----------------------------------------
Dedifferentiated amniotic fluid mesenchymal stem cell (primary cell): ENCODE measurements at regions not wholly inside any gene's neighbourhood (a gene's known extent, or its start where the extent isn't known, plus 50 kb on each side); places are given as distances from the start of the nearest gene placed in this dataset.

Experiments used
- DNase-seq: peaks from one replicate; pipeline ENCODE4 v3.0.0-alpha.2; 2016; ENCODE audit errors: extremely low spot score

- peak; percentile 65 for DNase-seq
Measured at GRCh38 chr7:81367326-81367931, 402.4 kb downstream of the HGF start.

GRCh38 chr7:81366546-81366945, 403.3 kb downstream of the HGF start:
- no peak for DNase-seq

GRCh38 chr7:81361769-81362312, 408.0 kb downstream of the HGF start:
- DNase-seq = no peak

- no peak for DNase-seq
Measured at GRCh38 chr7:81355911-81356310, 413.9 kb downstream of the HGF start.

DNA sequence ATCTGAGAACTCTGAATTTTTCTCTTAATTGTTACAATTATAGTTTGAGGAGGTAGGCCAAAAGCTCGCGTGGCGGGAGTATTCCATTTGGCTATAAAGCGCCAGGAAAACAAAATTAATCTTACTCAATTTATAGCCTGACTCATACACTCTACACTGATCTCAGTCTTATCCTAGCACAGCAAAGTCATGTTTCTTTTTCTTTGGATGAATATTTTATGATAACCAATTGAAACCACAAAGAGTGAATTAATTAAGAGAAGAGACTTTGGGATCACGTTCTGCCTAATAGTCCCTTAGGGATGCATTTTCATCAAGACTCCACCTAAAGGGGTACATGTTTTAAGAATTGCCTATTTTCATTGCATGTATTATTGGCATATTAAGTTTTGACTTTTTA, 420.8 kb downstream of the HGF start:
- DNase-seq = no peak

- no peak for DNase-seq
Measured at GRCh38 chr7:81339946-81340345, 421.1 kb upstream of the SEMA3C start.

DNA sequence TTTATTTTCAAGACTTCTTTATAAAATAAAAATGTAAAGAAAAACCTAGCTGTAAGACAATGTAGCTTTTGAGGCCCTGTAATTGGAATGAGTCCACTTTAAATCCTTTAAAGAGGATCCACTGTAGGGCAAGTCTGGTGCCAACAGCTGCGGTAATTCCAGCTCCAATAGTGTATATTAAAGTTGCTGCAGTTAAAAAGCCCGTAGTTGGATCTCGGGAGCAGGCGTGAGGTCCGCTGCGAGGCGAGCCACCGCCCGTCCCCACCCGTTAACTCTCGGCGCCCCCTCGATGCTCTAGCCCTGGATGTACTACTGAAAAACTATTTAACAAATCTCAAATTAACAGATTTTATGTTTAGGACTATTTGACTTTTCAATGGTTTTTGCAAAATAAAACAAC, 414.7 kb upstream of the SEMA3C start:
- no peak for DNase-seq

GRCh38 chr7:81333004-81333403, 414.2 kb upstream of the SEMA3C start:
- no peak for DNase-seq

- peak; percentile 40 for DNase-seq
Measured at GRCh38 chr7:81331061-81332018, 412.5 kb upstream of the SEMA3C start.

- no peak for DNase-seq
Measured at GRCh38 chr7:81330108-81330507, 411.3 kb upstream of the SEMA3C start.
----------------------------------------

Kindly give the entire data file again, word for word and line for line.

Dedifferentiated amniotic fluid mesenchymal stem cell (primary cell): ENCODE measurements at regions not wholly inside any gene's neighbourhood (a gene's known extent, or its start where the extent isn't known, plus 50 kb on each side); places are given as distances from the start of the nearest gene placed in this dataset.

Experiments used
- DNase-seq: peaks from one replicate; pipeline ENCODE4 v3.0.0-alpha.2; 2016; ENCODE audit errors: extremely low spot score

- peak; percentile 65 for DNase-seq
Measured at GRCh38 chr7:81367326-81367931, 402.4 kb downstream of the HGF start.

GRCh38 chr7:81366546-81366945, 403.3 kb downstream of the HGF start:
- no peak for DNase-seq

GRCh38 chr7:81361769-81362312, 408.0 kb downstream of the HGF start:
- DNase-seq = no peak

- no peak for DNase-seq
Measured at GRCh38 chr7:81355911-81356310, 413.9 kb downstream of the HGF start.

DNA sequence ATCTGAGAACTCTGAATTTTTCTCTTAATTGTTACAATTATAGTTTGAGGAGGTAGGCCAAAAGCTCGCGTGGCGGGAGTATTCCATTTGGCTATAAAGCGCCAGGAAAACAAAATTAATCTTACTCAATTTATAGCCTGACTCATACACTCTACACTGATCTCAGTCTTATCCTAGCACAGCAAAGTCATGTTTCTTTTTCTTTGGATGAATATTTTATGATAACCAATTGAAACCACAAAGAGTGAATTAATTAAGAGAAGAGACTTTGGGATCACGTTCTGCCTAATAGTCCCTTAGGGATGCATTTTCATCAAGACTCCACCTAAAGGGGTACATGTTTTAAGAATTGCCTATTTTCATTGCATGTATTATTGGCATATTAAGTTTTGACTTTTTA, 420.8 kb downstream of the HGF start:
- DNase-seq = no peak

- no peak for DNase-seq
Measured at GRCh38 chr7:81339946-81340345, 421.1 kb upstream of the SEMA3C start.

DNA sequence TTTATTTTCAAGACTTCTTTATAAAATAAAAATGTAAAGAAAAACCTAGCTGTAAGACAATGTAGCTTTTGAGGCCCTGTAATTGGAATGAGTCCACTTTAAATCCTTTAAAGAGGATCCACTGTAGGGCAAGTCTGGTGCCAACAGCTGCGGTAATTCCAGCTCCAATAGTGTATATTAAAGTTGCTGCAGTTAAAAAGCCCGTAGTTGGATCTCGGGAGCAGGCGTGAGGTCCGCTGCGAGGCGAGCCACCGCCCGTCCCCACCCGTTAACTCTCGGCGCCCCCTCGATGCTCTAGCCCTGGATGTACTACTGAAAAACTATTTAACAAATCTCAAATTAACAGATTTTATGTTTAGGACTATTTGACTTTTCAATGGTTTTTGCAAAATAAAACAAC, 414.7 kb upstream of the SEMA3C start:
- no peak for DNase-seq

GRCh38 chr7:81333004-81333403, 414.2 kb upstream of the SEMA3C start:
- no peak for DNase-seq

- peak; percentile 40 for DNase-seq
Measured at GRCh38 chr7:81331061-81332018, 412.5 kb upstream of the SEMA3C start.

- no peak for DNase-seq
Measured at GRCh38 chr7:81330108-81330507, 411.3 kb upstream of the SEMA3C start.